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Sexton: 'Someone said there was 30,000 fans but there was no way it was 30,000'

By PA
Johnny Sexton - PA

Johnny Sexton says beating defending champions South Africa is among Ireland’s best Rugby World Cup wins but insists his team must push on and “make it count”.

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Andy Farrell’s men put one foot in the quarter-finals of the tournament by edging a classic Paris encounter 13-8 to register a 16th straight victory.

The world’s top-ranked team have a two-week break before returning to Stade de France to complete their Pool B fixtures against Scotland.

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“I think we’ve had some big wins in pool stages before, that’s right up there,” said captain Sexton.

“When you play against the reigning world champions, it’s always going to be incredibly tough and it was.

“They didn’t let us down in terms of the physicality of the game but I thought we fronted up and gave some good stuff ourselves in that regard.

“Yeah, it’s right up there but we’ve got to make it count now.

“We’ve got some time off this week with the bye week, then we regroup and we’ve got to back it up against Scotland and make sure we do the business to get out of the pool.”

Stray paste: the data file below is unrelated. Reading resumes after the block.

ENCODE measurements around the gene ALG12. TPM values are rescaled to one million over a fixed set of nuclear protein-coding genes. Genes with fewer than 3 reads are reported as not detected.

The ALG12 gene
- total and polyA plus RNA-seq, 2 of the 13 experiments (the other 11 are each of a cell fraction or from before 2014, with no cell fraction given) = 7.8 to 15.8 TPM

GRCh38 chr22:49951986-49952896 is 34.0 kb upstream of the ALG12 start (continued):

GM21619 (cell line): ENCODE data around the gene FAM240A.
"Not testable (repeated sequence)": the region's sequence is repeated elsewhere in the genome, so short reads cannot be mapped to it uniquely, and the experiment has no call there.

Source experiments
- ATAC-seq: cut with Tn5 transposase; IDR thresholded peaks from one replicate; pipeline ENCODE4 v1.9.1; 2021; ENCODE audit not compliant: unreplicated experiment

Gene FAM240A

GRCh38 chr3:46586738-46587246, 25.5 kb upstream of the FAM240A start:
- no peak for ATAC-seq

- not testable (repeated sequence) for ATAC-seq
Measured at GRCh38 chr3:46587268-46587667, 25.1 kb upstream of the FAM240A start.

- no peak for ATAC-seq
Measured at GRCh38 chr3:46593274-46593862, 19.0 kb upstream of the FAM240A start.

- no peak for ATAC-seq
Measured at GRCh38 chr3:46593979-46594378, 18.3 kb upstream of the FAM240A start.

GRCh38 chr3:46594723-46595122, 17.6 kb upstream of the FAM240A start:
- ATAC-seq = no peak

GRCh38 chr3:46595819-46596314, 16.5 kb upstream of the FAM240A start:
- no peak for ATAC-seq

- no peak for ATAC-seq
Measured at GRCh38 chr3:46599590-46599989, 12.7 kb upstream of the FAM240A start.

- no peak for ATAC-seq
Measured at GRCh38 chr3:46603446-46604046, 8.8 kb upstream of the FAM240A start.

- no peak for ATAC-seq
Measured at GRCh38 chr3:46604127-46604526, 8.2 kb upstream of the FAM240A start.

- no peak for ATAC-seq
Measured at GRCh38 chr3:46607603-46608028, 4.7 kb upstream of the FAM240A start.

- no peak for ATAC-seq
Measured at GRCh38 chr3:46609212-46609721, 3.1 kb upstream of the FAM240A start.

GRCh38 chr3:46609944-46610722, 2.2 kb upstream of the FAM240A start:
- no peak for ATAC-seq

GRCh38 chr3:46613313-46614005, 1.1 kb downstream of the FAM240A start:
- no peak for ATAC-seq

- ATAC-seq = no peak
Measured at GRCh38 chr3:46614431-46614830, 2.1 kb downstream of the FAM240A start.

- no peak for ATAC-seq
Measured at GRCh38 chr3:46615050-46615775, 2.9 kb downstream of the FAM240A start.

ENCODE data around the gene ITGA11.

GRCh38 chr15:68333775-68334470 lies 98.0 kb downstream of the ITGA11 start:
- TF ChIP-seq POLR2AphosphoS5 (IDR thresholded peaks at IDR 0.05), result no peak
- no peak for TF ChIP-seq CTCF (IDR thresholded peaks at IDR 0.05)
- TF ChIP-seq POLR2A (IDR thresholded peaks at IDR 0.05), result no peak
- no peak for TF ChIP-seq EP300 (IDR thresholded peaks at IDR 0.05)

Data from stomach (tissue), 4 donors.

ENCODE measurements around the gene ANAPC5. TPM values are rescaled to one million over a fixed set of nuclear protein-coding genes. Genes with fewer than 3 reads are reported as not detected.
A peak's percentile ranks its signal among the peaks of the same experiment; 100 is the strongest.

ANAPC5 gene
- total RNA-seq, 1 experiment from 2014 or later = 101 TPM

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Mack Hansen’s first-half try, plus five points from the boot of Sexton and a late Jack Crowley penalty moved the Six Nations champions within touching distance of the knockout stages.

South Africa remained in contention until the final whistle through Cheslin Kolbe’s score and a Manie Libbok penalty but paid a heavy price for some wayward goal kicking.

Ireland were roared home by an estimated 30,000 Irish fans on an unforgettable evening in the French capital.

Veteran fly-half Sexton felt the “insane” support was a vital factor in securing a statement victory.

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“We’ve had some big days before in terms of results in the pools but I’ve never ever seen a crowd like that,” said the 38-year-old.

“Someone said there was 30,000 fans but there was no way it was 30,000.

“It wouldn’t surprise me if there was 60,000 and they were insane throughout. They gave us the lift that we needed.

“Honestly, it’s not lost on us. We talk about it a lot, about inspiring those people that put their hand in their pocket week after week.

“They probably saved for four years to come here and it’s something we refer to all the time and I mean that.

“We play for them and they gave us the edge, fair play to them.”

Springboks skipper Siya Kolisi urged his side not to dwell on the disappointing result as they seek to bounce back in a crucial clash with Tonga.

“The intensity of the game was exactly what we needed for a lot of players that have never played at such intensity,” said the flanker.

“The whole atmosphere was amazing on the field but we know exactly what we need to do as a group.

“We’ve got to lift our heads, we’ve got a big game coming and if we dwell too much on what happened, we will forget to perform next week.

“We need to get through that one and then we can start thinking about afterwards. Tonga is an important game.”

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